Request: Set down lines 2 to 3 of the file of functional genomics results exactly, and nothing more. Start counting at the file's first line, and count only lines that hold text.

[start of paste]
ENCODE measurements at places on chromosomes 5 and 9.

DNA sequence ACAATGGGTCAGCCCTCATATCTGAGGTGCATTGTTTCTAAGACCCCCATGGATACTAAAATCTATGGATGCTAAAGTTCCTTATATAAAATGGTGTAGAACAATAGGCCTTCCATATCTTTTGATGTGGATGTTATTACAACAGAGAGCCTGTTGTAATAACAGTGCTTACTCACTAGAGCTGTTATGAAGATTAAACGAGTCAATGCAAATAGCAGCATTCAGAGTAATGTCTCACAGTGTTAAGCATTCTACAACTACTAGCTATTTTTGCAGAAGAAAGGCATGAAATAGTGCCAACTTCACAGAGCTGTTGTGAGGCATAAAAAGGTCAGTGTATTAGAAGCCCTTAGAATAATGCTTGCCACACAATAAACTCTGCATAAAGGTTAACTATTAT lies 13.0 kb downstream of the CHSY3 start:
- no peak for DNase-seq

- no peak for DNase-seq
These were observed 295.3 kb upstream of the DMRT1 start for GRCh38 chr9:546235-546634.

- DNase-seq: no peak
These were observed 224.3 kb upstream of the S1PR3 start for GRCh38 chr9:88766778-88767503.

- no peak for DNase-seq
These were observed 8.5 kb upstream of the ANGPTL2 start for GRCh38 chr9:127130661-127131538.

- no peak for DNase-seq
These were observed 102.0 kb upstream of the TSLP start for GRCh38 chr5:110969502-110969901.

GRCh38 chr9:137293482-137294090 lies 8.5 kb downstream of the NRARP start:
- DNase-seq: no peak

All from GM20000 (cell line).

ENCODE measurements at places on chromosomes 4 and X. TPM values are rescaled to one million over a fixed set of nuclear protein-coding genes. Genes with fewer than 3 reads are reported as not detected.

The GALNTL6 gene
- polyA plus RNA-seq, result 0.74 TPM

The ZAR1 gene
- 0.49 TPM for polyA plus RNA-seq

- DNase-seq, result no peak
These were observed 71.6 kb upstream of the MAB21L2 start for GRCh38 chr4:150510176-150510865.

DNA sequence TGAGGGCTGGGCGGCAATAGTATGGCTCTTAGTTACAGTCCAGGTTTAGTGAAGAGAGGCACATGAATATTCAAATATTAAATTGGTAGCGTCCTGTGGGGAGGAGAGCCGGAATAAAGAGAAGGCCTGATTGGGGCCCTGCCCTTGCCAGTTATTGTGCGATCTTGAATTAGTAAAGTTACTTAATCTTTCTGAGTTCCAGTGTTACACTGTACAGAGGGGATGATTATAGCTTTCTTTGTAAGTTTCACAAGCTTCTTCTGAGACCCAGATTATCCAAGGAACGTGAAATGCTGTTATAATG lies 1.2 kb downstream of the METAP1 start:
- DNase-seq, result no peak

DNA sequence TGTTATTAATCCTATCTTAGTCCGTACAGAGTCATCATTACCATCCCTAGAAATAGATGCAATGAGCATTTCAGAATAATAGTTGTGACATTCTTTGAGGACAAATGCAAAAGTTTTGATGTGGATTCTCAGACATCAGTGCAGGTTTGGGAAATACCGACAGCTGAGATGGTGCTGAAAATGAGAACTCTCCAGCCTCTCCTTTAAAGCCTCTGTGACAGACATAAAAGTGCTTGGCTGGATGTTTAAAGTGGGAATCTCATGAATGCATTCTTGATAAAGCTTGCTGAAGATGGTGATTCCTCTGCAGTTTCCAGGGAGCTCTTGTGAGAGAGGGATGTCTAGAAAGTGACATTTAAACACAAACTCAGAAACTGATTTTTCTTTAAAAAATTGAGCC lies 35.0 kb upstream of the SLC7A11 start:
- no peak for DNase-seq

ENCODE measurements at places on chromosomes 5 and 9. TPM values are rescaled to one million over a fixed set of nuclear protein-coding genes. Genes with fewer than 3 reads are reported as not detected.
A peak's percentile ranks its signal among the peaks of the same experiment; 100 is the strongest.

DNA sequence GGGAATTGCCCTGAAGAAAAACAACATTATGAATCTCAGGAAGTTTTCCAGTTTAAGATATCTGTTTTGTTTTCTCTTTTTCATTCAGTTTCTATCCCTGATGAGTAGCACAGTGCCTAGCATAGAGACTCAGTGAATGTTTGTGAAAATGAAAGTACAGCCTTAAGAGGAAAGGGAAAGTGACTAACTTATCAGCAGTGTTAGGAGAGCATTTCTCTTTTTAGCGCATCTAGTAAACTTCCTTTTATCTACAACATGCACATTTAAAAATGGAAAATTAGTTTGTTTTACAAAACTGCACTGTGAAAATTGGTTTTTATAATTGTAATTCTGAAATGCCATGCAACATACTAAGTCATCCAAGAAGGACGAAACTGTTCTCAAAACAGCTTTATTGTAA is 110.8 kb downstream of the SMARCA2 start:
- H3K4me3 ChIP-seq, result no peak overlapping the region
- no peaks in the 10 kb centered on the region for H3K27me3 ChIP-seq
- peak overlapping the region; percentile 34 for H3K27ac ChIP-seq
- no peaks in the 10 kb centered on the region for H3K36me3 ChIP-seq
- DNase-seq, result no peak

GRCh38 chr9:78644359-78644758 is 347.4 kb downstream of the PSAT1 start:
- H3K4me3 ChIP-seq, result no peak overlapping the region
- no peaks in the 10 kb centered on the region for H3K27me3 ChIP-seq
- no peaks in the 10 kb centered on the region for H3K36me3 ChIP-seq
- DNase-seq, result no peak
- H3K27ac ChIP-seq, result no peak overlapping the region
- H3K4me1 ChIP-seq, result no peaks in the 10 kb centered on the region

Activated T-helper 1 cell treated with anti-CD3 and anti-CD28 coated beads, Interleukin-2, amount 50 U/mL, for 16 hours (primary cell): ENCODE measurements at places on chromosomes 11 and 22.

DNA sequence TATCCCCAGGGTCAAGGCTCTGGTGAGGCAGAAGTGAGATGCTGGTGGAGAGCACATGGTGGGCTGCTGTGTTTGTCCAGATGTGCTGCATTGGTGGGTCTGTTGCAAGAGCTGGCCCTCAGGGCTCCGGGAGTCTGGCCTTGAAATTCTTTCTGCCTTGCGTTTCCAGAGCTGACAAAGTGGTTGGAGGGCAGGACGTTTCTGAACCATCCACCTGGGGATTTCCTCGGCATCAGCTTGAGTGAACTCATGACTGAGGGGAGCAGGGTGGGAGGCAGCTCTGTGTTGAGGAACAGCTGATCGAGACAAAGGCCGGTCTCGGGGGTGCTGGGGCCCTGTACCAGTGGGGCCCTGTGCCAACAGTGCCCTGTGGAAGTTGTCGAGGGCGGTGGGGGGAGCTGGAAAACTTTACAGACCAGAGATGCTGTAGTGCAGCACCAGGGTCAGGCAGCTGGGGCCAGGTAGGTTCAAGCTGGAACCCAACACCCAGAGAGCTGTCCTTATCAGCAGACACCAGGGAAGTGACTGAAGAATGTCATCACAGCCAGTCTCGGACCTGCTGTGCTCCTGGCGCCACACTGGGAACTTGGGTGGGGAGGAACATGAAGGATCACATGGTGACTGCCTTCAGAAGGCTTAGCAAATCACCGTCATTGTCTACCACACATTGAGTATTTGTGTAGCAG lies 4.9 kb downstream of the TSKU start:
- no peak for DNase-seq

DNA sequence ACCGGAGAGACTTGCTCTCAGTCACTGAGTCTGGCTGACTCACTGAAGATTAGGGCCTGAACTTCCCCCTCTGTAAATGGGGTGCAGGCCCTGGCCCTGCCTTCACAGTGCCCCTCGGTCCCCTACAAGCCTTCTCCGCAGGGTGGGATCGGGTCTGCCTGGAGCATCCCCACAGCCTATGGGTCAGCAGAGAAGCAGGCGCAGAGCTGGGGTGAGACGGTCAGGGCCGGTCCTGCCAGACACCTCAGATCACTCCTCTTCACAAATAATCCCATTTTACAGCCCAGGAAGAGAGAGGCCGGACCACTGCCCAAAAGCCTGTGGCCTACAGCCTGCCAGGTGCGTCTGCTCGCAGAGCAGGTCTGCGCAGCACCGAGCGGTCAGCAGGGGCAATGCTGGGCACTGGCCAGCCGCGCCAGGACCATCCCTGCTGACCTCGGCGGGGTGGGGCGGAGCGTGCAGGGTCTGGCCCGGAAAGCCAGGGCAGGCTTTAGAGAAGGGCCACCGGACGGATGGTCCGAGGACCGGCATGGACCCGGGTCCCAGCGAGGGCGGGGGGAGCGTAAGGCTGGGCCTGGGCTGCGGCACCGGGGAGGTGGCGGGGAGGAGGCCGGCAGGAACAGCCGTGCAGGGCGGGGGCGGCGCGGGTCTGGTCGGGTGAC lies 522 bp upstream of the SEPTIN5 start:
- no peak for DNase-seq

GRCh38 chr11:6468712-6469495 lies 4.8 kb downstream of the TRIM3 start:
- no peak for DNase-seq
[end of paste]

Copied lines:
DNA sequence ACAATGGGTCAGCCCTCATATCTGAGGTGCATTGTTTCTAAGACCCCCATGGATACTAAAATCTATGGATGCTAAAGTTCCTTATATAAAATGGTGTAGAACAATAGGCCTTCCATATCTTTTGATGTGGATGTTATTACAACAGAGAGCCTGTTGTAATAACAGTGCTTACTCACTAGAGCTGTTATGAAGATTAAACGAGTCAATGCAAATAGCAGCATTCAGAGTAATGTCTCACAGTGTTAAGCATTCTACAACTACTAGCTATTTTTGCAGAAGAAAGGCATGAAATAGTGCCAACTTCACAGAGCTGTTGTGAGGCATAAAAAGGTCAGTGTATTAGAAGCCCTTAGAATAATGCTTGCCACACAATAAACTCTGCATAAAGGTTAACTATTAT lies 13.0 kb downstream of the CHSY3 start:
- no peak for DNase-seq